Interactive Investor

Insider: triple boost for this AIM share

10th January 2022 08:47

Graeme Evans from interactive investor

After falling back from a peak in September, there are a number of reasons why this popular stock is on the rise again. There’s hope at a fallen FTSE 100 company too.

Director share buying has kept SigmaRoc (LSE:SRC) in the spotlight following the quarrying firm's deal-making start to 2022 and inclusion on a list of 39 growth stocks to watch.

Shares in AIM-listed SigmaRoc are already up 18% this year, including Friday's 5% rise to 98.5p after it emerged chief executive Max Vermorken and two other directors had upped their stakes.

They made their purchases hours after the company disclosed the £35.5 million acquisition of Johnston Quarry Group, an Oxfordshire-based building materials supplier whose Cotswolds Ironstone and Bath Stone products are found in high end housing developments.

The deal is immediately earnings enhancing and prompted joint house brokers Liberum and Peel Hunt to lift their price estimates by 5p and 10p respectively to 130p and 145p.

The latter firm also included SigmaRoc on its list of favoured growth stocks for 2021, alongside the likes of JD Sports Fashion (LSE:JD.), ASOS (LSE:ASC), Dunelm Group (LSE:DNLM) and Marshalls (LSE:MSLH). Peel Hunt's backing reflects the “transformational’ impact of its August acquisition of Nordkalk, a Scandinavian and North European-based limestone and lime-related products business.

The purchase for about £402 million boosted SigmaRoc's exposure to industries including construction, pulp and paper, chemicals and agriculture. It almost doubled the company's headcount to 1,760, with a portfolio spanning 37 quarries and one billion tonnes of reserves and resources.

Nordkalk, which was founded in in Finland in 1898, created a sixth platform to the SigmaRoc business in addition to existing ones in precast products, South Wales quarries, Benelux operations, Dimension Stone and the original Channel Islands-based Ronez.

Ronez was the first acquisition made by SigmaRoc after it was established in 2016 out of listed software business Messaging International. Under the leadership of founders Vermorken and executive chairman David Barrett, SigmaRoc has made several acquisitions and pursued a decentralised model that allows each business to continue independent operations.

SigmaRoc raised £260 million for the Nordkalk deal through a July placing and retail offer at 85p before shares rallied as high as 114p in September. But progress tailed off until a positive trading update on 16 December enabled the stock to finish 33% higher across 2021.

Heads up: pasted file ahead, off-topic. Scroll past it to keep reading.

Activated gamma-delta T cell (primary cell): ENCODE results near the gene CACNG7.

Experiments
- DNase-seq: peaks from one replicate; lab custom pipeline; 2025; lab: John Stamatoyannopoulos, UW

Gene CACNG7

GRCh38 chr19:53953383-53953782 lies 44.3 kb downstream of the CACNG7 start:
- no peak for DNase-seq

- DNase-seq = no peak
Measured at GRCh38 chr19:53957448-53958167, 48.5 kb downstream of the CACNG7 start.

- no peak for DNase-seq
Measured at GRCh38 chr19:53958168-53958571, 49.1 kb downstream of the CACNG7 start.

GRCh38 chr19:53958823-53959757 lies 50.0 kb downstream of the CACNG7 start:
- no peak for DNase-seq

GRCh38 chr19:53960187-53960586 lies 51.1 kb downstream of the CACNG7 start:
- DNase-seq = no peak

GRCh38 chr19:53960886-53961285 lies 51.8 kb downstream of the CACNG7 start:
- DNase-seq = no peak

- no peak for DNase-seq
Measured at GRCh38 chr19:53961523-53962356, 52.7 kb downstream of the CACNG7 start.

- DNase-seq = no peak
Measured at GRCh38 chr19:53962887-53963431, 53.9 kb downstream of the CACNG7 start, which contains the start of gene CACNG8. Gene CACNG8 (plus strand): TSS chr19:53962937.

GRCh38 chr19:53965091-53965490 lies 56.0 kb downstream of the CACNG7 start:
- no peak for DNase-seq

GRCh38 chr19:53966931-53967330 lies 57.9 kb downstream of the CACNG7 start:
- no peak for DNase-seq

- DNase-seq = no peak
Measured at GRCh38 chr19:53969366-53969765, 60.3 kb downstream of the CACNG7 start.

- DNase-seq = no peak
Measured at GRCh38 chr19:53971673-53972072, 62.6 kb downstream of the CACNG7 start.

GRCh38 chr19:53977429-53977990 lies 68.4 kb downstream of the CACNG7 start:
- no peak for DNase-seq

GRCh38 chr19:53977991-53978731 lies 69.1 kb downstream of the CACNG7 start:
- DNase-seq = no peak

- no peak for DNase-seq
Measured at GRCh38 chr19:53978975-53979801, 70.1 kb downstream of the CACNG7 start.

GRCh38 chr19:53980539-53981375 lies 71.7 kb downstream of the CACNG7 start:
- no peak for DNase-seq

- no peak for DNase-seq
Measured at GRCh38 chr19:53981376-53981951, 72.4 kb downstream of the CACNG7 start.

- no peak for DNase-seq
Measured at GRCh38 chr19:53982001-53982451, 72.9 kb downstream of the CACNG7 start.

The company trades on 13 times forecast 2022 earnings, a valuation Liberum said looked attractive based on the potential to grow by 19% a year if cash flows are successfully deployed.

Liberum added: “In their buy and build phases, CRH, Aggregate Industries and Breedon all achieved around 20% total shareholder return per annum, demonstrating the value creation potential in heavy building material roll-outs.”

The City firm also noted SigmaRoc's track record of improving acquired assets and said that the Johnston deal showed it was now able to self-finance sizeable acquisitions.

Vermorken bought shares worth £22,000 on Tuesday at a price of 87.8p, while on the same day chief technical officer and co-founder Charles Trigg spent £7,000 at 88p. Emmanuel Maes, who oversees European operations, spent £81,000 at prices of 90p across two days last week.

Optimism in evidence at ex-FTSE 100 firm 

Hopes for a better year at Johnson Matthey (LSE:JMAT) have prompted the company's chairman and two other directors to spend almost £200,000 on the former FTSE 100-listed stock.

Patrick Thomas, who has led the board of the clean air business since July 2018, bought 5,000 shares at a price of 2,044p in a purchase worth £102,000 on Thursday.

His investment follows a turbulent final weeks of 2021 after the company pulled the plug on years of development work in electric battery materials.

The move led to a £314 million hit in November's half-year results and was accompanied by long-standing chief executive Robert MacLeod's decision to stand down in 2022.

Shares tumbled from 2,763p to below 2,000p at one point in December, leaving the founding member of the FTSE 100 index outside the top flight for the first time since 2002.

Liam Condon is due to start as chief executive on 1 March following his recruitment from the crop science division of Bayer, where Thomas once worked. A series of disposals means he joins with Johnson Matthey more focused than ever on the green economy and growth areas such as hydrogen technologies and the decarbonisation of the chemicals value chain.

The optimism of Thomas at the start of 2022 is shared by other board members after non-executive director Doug Webb spent £51,800 on shares. The former finance director of Meggitt, London Stock Exchange and Qinetiq made the purchase at 2,073p on Tuesday.

Chris Mottershead, who had a 30-year career at BP (LSE:BP.) and has been on the JM board since 2015, bought shares worth £31,250 in a purchase made before Christmas at a price of 1,970p.   

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